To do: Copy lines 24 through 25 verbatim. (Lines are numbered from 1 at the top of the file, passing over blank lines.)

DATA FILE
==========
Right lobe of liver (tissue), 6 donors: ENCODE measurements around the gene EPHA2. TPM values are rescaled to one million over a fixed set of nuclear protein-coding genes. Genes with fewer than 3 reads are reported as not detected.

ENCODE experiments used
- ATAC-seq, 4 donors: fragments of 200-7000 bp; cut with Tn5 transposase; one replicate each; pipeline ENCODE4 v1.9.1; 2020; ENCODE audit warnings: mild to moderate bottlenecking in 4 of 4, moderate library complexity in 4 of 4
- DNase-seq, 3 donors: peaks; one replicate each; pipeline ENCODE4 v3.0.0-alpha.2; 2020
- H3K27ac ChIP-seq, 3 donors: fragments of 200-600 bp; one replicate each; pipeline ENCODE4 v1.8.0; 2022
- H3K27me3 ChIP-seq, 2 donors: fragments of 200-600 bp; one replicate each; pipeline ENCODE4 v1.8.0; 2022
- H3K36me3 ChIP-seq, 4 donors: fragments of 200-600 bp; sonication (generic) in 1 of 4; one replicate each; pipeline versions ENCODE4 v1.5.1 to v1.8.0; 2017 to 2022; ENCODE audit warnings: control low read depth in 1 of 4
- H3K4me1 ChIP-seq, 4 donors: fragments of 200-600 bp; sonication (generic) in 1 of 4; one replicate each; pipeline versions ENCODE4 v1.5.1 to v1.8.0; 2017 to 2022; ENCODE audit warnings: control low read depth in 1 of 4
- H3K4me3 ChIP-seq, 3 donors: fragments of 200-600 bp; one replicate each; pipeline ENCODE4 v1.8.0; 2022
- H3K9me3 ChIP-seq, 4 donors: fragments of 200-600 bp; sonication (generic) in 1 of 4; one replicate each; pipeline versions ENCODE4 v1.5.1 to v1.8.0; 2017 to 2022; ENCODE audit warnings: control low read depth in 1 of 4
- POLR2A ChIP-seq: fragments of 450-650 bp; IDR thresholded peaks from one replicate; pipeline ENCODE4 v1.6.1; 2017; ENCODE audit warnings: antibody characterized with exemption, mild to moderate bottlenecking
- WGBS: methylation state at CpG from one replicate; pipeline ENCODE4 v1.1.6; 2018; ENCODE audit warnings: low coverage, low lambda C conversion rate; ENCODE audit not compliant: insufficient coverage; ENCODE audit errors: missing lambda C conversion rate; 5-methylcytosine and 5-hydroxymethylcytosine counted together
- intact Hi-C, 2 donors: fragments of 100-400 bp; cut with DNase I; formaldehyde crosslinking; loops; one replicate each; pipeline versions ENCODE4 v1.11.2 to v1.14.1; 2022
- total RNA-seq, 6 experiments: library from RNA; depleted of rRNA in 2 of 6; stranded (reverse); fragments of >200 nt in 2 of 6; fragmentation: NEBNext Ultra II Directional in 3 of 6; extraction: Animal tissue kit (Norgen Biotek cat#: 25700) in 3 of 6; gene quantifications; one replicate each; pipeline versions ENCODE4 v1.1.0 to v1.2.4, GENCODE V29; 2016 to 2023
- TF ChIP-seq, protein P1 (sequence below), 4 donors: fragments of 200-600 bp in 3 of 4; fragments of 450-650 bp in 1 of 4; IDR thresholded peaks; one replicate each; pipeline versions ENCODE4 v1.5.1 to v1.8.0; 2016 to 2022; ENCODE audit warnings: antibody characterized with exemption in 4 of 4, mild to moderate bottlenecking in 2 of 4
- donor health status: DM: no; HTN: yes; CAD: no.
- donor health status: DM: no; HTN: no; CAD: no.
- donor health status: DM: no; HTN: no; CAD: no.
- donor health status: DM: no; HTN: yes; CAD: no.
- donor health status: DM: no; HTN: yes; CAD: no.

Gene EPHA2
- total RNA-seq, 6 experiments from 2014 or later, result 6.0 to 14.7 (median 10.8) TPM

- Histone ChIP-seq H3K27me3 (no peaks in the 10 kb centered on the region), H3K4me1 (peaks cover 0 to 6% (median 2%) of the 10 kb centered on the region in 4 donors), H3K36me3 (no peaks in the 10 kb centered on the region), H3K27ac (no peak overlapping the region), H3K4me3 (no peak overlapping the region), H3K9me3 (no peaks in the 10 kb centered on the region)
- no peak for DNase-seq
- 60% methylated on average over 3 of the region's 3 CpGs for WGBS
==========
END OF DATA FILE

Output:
- no peak for DNase-seq
- 60% methylated on average over 3 of the region's 3 CpGs for WGBS